Time is said to have only one dimension, and space to have three dimensions. ... The mathematical quaternion partakes of both these elements; in technical language it may be said to be "time plus space", or "space plus time": and in this sense it has, or at least involves a reference to, four dimensions. ... And how the One of Time, of Space the Three, Might in the Chain of Symbols girdled be.
Quaternions came from Hamilton after his really good work had been done; and, though beautifully ingenious, have been an unmixed evil to those who have touched them in any way, including Clerk Maxwell.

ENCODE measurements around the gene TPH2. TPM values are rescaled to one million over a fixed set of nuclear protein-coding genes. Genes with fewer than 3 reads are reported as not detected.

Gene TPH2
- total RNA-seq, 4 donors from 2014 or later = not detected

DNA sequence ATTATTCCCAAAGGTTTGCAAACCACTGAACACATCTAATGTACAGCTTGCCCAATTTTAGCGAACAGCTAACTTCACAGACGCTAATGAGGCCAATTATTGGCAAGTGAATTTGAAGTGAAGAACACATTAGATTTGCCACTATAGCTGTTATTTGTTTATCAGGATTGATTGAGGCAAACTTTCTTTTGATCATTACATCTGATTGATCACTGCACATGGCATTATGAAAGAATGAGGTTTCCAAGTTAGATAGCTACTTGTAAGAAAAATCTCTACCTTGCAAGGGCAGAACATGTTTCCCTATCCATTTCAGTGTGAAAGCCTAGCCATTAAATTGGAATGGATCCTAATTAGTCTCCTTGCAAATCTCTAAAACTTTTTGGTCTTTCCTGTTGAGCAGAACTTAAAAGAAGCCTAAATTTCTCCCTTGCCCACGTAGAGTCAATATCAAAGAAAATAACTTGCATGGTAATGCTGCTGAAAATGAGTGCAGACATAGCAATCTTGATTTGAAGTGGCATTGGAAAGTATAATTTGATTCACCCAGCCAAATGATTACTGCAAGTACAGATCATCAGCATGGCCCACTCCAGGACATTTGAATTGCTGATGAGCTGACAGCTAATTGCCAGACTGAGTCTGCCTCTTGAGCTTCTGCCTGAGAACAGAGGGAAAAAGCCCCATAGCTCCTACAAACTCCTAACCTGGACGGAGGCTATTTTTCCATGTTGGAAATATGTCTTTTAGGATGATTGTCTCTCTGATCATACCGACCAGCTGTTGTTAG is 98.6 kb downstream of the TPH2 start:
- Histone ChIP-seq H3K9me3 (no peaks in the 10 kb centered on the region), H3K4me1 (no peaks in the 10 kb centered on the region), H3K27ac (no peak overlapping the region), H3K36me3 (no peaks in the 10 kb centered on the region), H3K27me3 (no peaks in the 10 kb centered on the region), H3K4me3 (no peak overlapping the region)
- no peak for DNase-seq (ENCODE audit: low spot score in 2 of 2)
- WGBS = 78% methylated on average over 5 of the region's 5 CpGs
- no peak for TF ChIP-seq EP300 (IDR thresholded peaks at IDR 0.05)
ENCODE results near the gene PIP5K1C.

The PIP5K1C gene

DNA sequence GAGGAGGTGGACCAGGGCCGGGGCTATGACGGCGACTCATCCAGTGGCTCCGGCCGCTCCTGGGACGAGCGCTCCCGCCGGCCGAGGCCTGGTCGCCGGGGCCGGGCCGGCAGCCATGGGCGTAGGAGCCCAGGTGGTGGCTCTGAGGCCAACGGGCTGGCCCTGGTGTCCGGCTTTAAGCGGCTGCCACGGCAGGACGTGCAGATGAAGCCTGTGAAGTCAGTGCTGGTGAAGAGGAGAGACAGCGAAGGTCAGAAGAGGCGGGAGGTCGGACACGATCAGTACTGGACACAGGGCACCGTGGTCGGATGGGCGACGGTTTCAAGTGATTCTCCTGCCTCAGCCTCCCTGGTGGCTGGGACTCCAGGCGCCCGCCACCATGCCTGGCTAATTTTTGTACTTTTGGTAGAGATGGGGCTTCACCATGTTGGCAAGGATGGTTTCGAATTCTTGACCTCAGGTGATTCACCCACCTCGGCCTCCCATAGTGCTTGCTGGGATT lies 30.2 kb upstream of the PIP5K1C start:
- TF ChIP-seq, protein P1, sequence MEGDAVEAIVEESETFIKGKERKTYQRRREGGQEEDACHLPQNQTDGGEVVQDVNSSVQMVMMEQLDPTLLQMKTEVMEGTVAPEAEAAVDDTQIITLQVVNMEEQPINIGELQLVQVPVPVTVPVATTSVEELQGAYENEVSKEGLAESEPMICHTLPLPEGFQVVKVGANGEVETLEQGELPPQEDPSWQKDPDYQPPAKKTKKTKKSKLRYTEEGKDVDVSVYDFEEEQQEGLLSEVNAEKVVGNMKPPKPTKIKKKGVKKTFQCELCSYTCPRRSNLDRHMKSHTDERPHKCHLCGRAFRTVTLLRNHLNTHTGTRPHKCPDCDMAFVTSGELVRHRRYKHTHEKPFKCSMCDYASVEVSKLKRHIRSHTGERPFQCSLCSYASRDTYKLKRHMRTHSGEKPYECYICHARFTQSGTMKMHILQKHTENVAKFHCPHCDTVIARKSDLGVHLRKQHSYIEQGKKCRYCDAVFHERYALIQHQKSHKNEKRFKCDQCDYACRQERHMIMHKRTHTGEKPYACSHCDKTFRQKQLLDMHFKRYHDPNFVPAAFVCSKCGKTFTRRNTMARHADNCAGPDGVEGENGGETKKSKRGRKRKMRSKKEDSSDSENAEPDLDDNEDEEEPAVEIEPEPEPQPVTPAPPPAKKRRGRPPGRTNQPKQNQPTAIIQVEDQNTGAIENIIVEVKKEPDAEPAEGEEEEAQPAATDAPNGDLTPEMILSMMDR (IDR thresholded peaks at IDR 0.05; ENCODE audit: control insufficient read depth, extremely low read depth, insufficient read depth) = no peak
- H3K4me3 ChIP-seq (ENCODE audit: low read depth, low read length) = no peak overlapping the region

There was a time, indeed, when I, although recognizing the appropriateness of vector analysis in electromagnetic theory (and in mathematical physics generally), did think it was harder to understand and to work than the Cartesian analysis. But that was before I had thrown off the quaternionic old-man-of-the-sea who fastened himself about my shoulders when reading the only accessible treatise on the subject – Prof. Tait's Quaternions. But I came later to see that, so far as the vector analysis I required was concerned, the quaternion was not only not required, but was a positive evil of no inconsiderable magnitude; and that by its avoidance the establishment of vector analysis was made quite simple and its working also simplified, and that it could be conveniently harmonised with ordinary Cartesian work. There is not a ghost of a quaternion in any of my papers (except in one, for a special purpose). The vector analysis I use may be described either as a convenient and systematic abbreviation of Cartesian analysis; or else, as Quaternions without the quaternions, .... "Quaternion" was, I think, defined by an American schoolgirl to be "an ancient religious ceremony". This was, however, a complete mistake. The ancients – unlike Prof. Tait – knew not, and did not worship Quaternions.